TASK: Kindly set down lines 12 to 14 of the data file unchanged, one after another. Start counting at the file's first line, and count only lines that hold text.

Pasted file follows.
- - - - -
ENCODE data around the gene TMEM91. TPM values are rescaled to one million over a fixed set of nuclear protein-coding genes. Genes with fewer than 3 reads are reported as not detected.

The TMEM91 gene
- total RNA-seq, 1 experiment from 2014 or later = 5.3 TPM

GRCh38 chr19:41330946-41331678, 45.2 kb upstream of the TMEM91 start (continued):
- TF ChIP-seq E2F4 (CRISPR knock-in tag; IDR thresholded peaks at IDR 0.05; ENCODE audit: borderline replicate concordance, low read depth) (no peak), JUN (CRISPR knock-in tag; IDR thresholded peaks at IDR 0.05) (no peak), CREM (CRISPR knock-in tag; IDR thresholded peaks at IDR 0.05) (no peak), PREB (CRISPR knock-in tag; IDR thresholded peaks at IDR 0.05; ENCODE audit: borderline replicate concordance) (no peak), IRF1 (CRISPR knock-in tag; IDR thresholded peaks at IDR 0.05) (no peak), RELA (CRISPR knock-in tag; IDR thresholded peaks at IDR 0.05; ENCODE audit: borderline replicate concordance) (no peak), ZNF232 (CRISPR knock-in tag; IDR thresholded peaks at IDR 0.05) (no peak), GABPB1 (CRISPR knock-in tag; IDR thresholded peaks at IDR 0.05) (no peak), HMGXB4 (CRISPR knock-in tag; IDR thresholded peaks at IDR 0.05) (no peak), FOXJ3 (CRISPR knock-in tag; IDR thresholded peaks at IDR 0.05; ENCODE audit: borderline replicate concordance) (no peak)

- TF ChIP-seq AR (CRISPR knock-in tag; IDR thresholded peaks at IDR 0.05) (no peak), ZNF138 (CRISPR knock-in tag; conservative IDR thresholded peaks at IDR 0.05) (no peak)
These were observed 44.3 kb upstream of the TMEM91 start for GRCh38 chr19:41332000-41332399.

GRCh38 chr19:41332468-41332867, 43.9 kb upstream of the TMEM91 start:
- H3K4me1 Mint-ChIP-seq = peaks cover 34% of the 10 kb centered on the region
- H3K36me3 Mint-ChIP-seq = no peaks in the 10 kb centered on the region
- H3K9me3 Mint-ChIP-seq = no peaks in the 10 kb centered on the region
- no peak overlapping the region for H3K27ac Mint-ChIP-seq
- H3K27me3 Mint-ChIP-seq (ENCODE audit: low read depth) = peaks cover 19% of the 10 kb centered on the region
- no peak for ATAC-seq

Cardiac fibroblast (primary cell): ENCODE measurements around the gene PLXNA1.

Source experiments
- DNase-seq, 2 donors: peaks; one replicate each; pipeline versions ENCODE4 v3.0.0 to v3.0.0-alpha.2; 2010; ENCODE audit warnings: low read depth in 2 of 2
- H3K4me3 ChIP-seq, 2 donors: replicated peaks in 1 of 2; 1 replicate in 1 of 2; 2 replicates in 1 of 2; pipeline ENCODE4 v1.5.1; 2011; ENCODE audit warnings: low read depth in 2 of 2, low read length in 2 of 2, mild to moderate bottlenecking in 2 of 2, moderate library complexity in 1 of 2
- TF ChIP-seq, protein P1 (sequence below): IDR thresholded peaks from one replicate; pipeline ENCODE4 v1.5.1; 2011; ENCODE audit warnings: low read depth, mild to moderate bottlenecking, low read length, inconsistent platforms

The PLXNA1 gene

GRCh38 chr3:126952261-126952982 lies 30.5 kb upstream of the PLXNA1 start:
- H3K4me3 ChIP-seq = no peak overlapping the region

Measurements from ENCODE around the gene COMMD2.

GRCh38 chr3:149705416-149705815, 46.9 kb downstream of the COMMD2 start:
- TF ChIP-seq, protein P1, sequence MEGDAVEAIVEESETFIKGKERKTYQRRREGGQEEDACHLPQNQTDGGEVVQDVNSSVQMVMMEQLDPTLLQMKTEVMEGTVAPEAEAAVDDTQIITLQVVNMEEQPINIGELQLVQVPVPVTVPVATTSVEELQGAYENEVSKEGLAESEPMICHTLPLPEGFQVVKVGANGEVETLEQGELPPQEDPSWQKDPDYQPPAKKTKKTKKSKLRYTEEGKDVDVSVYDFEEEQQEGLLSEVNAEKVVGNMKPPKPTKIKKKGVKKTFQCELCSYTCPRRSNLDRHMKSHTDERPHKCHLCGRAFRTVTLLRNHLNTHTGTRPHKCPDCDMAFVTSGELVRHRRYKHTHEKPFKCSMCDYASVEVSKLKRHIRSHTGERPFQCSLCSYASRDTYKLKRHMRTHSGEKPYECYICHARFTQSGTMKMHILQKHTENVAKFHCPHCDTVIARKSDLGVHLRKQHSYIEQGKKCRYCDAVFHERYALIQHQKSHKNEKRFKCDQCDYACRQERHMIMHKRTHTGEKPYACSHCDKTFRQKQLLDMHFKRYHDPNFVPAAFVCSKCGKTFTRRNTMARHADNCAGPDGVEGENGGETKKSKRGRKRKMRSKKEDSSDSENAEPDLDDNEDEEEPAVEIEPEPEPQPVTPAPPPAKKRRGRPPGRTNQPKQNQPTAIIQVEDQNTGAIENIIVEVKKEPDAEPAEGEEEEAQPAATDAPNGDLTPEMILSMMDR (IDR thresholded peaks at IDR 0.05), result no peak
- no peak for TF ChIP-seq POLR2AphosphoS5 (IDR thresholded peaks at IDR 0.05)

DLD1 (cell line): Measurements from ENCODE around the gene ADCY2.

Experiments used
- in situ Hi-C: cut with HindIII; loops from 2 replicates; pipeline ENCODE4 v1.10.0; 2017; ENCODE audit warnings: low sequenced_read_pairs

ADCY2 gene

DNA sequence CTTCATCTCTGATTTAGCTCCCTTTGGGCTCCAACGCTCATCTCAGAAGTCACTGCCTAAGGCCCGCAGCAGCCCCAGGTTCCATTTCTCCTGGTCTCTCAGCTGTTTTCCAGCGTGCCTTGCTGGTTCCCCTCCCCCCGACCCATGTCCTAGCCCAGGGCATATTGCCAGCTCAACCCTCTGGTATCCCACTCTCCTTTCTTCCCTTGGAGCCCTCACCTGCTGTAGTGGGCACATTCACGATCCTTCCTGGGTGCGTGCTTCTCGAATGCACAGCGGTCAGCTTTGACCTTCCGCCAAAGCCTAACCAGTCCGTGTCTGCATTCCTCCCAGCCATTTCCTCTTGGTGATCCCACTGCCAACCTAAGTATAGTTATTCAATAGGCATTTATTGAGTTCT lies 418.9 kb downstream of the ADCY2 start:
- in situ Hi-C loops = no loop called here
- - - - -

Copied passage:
- no peak overlapping the region for H3K27ac Mint-ChIP-seq
- H3K27me3 Mint-ChIP-seq (ENCODE audit: low read depth) = peaks cover 19% of the 10 kb centered on the region
- no peak for ATAC-seq